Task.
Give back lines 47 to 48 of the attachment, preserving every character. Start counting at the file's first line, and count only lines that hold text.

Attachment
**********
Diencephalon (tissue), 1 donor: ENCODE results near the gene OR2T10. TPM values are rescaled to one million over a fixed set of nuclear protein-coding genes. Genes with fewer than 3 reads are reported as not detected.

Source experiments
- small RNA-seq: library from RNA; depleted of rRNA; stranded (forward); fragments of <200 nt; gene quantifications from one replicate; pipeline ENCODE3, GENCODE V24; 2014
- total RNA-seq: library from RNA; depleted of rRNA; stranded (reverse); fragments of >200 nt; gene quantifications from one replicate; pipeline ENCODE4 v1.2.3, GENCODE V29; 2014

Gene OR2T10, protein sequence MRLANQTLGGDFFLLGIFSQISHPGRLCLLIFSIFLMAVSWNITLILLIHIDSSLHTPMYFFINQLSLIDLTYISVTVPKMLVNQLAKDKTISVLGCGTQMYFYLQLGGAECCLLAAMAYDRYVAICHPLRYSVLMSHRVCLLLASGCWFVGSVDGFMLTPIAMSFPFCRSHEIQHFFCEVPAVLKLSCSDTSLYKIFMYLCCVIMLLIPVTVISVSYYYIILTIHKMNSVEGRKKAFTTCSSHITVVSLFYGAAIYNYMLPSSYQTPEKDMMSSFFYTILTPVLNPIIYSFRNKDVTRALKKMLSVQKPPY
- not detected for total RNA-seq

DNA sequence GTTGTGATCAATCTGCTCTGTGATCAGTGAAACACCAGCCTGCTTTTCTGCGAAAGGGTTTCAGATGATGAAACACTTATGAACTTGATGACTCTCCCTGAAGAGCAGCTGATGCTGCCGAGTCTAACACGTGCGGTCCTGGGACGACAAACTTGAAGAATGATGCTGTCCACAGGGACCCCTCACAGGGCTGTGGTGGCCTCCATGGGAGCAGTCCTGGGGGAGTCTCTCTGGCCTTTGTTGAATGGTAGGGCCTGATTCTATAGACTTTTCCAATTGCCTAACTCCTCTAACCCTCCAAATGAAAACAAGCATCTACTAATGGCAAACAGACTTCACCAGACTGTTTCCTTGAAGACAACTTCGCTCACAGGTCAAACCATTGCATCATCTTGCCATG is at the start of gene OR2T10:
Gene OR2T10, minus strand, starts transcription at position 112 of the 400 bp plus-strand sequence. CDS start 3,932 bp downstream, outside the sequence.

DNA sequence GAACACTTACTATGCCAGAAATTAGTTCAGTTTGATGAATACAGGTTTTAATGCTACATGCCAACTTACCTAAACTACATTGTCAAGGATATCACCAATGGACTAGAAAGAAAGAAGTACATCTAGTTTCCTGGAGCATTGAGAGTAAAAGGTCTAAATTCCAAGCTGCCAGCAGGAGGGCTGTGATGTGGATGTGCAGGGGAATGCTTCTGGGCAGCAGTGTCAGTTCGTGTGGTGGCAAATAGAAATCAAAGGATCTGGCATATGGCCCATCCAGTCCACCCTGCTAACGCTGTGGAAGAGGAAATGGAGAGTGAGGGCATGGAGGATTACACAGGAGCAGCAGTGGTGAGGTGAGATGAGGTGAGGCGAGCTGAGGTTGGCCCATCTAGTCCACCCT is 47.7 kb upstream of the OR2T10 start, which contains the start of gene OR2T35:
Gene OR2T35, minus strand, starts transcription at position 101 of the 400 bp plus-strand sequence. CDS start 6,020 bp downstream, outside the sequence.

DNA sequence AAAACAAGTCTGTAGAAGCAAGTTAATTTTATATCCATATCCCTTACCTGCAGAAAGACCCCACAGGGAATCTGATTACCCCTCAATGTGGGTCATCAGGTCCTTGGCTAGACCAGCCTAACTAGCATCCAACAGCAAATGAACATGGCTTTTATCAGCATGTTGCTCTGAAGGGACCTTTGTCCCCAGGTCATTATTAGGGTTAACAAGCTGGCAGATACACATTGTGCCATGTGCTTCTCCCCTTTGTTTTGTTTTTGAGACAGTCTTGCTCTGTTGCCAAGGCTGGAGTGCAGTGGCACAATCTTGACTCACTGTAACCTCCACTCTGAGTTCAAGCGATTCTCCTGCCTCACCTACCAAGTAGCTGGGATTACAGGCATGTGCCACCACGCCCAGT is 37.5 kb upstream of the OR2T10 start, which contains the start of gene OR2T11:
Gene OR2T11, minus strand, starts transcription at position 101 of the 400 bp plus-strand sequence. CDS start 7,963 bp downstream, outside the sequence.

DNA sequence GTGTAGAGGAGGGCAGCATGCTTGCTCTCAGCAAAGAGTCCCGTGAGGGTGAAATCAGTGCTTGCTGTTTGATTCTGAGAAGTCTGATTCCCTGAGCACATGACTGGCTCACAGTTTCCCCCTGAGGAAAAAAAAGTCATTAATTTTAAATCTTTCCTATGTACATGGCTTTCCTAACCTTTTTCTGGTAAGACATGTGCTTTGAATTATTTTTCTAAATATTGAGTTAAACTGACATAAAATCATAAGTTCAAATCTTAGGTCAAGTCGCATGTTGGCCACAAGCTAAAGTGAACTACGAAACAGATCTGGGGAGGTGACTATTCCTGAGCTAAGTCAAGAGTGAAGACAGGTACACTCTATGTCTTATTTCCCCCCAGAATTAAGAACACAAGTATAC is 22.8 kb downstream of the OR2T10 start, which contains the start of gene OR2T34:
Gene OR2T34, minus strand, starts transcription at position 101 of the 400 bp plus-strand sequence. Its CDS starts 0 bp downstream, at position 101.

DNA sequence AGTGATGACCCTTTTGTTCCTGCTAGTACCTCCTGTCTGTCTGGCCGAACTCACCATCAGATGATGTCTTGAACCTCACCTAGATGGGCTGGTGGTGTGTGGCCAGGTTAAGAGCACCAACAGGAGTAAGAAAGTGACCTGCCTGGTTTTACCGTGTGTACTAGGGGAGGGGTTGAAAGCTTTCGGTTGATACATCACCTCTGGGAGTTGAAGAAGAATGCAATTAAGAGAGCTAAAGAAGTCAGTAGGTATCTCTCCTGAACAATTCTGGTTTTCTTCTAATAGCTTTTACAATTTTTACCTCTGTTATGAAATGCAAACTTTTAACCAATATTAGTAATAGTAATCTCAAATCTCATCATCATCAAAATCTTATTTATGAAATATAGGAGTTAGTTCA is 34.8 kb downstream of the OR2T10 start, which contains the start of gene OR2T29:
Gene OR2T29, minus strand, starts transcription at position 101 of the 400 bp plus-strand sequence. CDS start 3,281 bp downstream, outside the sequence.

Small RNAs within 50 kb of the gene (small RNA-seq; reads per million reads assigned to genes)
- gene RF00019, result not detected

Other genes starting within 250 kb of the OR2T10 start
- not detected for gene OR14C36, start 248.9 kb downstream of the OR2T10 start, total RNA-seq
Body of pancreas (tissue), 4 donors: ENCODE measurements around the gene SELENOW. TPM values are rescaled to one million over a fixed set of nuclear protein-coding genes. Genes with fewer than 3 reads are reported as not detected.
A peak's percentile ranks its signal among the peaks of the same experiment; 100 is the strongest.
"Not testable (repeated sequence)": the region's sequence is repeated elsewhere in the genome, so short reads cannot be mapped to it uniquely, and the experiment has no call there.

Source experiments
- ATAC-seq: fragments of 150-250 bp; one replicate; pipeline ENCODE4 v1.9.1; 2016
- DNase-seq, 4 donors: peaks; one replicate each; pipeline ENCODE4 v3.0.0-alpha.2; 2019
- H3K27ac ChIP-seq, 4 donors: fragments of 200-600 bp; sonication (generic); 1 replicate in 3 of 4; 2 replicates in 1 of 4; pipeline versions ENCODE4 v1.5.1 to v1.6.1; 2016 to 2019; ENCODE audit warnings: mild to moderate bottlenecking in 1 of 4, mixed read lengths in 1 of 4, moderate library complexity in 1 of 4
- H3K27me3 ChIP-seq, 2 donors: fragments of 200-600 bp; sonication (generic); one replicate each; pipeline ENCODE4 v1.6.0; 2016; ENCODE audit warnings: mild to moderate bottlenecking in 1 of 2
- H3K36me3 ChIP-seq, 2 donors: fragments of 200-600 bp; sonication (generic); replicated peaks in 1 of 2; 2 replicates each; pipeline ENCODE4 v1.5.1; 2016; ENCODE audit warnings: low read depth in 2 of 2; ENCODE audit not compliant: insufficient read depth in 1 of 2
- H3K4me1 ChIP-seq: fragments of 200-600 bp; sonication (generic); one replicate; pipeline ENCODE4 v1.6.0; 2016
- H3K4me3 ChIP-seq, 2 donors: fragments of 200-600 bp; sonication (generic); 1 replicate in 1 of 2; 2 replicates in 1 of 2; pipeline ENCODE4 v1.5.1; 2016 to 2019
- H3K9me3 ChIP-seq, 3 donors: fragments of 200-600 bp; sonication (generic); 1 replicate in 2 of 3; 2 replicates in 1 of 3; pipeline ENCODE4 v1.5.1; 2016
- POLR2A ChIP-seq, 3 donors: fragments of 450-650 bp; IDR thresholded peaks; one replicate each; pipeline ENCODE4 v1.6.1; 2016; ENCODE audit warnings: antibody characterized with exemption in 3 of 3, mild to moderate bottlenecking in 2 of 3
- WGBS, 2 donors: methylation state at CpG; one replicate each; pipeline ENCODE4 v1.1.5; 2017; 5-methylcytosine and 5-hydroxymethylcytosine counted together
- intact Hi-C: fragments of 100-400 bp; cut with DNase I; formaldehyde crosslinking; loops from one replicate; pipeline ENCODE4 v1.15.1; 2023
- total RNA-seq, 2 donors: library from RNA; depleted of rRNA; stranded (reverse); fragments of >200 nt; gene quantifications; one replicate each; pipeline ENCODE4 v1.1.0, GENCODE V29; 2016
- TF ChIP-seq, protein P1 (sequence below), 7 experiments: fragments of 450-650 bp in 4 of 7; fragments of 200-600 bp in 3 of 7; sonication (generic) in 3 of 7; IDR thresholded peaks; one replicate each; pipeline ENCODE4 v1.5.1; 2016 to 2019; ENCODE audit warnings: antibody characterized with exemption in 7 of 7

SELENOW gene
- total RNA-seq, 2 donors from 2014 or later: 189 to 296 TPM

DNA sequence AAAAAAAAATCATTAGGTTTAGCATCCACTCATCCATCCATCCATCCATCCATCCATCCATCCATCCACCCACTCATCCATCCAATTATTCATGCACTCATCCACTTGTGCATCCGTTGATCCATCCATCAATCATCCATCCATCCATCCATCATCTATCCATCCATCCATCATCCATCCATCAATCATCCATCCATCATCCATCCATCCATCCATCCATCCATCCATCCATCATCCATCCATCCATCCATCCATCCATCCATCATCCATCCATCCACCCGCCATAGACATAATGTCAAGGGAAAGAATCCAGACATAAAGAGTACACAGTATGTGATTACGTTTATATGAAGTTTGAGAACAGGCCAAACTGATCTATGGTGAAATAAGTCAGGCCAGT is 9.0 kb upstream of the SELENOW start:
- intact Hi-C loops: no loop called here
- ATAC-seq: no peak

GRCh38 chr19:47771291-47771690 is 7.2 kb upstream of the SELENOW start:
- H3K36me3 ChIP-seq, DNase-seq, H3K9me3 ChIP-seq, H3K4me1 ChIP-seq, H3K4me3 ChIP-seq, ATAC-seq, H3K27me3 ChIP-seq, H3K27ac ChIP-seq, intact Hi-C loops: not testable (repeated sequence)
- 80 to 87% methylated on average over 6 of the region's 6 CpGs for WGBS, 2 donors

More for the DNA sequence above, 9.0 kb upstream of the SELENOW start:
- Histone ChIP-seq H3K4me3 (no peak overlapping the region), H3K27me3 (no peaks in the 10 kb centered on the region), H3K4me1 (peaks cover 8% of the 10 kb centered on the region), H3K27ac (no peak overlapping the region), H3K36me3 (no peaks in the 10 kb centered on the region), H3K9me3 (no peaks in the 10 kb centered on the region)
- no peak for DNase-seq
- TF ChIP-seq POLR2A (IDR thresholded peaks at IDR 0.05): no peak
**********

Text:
- Histone ChIP-seq H3K4me3 (no peak overlapping the region), H3K27me3 (no peaks in the 10 kb centered on the region), H3K4me1 (peaks cover 8% of the 10 kb centered on the region), H3K27ac (no peak overlapping the region), H3K36me3 (no peaks in the 10 kb centered on the region), H3K9me3 (no peaks in the 10 kb centered on the region)
- no peak for DNase-seq